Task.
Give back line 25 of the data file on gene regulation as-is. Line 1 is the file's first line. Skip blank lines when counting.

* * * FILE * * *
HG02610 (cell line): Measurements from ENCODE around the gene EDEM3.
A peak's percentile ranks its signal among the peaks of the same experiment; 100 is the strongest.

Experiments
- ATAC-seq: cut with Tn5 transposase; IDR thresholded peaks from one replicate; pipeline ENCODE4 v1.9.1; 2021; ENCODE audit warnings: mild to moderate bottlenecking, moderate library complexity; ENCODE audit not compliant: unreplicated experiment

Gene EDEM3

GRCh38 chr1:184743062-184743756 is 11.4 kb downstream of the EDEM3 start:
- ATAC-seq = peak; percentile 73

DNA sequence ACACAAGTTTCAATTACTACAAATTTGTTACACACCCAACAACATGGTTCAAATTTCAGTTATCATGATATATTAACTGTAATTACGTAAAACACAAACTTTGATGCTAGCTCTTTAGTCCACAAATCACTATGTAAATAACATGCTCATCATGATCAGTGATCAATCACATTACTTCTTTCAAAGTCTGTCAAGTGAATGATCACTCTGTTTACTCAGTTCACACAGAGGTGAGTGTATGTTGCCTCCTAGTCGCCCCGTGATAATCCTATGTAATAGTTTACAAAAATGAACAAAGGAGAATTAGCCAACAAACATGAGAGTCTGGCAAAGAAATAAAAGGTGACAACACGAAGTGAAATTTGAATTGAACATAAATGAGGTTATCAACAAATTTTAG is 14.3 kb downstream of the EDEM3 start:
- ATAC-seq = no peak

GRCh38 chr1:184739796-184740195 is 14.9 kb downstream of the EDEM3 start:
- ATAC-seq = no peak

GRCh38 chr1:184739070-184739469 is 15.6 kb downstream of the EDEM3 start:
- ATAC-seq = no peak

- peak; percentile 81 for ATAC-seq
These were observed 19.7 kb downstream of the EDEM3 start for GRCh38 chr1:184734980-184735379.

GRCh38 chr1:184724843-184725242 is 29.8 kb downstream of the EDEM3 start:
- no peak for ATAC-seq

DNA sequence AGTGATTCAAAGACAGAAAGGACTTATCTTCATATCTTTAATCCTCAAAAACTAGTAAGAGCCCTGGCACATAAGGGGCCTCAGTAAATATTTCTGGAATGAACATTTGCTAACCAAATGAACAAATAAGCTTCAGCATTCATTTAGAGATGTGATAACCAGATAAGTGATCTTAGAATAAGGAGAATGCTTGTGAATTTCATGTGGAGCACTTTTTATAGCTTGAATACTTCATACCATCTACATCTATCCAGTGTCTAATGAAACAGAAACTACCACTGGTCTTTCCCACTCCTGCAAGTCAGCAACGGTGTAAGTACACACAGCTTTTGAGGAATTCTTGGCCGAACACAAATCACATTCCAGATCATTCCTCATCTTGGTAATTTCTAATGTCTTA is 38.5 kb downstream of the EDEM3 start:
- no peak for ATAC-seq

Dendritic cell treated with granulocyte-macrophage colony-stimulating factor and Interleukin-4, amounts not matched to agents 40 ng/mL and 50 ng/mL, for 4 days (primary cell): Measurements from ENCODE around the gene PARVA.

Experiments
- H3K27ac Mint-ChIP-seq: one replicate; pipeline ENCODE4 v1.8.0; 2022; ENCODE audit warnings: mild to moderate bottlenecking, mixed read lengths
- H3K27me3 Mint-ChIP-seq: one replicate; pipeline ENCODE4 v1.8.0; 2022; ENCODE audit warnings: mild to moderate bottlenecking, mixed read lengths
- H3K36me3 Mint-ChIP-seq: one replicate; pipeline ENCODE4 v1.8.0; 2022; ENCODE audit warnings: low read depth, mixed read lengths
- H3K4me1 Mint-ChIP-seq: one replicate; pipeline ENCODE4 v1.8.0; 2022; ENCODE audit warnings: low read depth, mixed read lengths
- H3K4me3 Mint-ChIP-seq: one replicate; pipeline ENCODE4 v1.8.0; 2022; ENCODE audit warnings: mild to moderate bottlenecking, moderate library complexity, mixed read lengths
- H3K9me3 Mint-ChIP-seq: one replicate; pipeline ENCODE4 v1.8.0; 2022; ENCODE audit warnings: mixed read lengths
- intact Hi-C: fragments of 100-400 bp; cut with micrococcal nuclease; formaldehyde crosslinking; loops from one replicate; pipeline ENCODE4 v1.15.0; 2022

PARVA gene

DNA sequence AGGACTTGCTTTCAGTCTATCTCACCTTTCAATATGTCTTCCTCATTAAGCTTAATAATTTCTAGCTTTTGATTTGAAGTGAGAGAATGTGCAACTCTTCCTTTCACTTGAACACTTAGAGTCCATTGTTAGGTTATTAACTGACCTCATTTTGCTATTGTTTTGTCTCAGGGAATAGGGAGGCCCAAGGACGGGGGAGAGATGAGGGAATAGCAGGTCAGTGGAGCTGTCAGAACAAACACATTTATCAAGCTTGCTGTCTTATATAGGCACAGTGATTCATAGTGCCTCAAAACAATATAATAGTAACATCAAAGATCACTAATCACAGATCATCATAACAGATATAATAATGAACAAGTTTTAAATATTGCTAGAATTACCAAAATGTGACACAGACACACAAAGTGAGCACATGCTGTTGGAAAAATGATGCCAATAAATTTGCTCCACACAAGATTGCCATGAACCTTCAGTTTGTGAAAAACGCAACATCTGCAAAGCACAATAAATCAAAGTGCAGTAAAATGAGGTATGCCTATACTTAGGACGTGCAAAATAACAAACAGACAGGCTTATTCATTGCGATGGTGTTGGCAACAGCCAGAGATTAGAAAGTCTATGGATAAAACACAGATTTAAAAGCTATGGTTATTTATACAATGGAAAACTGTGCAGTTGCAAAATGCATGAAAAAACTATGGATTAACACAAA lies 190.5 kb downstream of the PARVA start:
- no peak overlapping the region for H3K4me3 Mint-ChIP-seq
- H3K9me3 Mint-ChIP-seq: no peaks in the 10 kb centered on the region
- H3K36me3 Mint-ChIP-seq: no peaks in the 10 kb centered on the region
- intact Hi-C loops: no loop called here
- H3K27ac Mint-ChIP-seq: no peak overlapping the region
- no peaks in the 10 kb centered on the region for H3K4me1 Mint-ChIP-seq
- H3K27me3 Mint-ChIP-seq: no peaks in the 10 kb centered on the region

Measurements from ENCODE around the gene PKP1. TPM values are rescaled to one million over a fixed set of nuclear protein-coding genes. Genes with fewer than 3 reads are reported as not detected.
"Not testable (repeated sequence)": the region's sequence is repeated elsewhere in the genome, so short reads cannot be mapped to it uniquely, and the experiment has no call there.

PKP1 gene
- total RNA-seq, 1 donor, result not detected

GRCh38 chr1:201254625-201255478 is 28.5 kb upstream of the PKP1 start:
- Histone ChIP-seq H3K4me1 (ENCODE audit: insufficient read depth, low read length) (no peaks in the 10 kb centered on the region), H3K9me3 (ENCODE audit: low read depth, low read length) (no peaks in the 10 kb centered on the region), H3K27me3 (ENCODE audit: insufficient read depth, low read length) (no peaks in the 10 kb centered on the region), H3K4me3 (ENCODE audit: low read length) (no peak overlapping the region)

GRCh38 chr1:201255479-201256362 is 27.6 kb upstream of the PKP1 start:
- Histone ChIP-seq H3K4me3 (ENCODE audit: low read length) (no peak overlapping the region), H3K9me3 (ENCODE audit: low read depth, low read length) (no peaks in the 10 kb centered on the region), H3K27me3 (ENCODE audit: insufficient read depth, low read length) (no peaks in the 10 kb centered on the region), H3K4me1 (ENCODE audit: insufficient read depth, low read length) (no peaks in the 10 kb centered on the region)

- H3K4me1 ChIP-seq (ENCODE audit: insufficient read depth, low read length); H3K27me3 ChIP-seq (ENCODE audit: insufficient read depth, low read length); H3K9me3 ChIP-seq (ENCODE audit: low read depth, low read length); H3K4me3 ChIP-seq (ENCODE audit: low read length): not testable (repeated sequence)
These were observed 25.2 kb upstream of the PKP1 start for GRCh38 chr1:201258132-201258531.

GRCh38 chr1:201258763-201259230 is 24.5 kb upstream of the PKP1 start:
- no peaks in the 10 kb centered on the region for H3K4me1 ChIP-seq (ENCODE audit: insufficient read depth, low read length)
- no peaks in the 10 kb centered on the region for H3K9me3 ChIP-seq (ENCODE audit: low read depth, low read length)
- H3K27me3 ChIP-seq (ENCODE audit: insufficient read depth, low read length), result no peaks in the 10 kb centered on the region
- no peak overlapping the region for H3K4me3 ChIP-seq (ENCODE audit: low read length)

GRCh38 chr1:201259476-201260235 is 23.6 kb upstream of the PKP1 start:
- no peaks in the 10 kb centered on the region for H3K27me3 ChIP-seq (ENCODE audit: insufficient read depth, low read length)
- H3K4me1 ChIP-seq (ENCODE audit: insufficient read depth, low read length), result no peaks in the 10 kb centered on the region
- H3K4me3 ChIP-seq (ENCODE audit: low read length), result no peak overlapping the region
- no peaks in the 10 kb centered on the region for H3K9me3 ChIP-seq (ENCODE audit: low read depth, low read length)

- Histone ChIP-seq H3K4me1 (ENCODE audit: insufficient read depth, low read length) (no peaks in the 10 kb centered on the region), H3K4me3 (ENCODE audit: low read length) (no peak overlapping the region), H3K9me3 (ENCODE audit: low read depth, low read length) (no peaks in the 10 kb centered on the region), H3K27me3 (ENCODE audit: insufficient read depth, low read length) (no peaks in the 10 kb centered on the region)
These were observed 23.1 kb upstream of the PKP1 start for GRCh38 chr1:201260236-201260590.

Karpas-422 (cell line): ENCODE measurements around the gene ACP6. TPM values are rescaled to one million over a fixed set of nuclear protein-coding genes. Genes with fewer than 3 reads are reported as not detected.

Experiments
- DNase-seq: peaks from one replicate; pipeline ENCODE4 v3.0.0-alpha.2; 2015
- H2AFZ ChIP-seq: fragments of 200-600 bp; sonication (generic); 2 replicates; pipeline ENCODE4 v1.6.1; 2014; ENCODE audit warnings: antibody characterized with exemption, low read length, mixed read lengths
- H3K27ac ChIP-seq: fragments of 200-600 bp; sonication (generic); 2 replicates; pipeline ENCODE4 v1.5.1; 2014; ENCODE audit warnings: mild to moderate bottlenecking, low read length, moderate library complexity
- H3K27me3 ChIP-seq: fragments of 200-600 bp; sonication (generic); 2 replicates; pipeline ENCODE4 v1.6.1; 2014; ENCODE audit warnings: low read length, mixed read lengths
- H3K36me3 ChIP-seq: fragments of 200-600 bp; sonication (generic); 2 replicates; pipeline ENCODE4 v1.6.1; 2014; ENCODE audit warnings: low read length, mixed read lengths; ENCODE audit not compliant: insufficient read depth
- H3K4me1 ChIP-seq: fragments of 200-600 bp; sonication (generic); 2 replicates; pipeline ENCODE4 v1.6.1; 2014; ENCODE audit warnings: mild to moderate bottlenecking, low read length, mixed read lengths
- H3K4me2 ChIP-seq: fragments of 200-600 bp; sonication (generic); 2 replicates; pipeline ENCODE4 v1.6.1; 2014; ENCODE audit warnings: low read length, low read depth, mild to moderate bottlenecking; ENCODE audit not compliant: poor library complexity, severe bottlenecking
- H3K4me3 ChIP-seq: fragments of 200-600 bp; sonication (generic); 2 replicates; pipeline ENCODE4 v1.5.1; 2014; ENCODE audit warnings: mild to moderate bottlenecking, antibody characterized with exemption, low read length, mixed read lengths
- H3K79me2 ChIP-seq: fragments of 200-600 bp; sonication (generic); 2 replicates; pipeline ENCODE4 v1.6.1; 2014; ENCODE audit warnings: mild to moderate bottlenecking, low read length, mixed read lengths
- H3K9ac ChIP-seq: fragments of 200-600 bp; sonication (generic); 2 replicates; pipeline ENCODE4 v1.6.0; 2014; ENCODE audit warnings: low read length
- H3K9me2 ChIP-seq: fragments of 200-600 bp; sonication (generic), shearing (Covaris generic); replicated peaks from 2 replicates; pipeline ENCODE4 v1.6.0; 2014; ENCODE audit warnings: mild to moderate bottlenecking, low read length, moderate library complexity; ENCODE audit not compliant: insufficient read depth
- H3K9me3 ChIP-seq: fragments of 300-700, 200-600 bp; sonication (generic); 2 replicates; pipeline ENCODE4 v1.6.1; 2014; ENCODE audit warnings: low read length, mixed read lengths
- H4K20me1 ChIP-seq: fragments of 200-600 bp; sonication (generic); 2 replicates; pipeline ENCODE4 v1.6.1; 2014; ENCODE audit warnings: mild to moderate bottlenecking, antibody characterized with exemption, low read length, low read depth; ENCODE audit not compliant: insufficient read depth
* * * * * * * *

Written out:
- H3K4me1 Mint-ChIP-seq: one replicate; pipeline ENCODE4 v1.8.0; 2022; ENCODE audit warnings: low read depth, mixed read lengths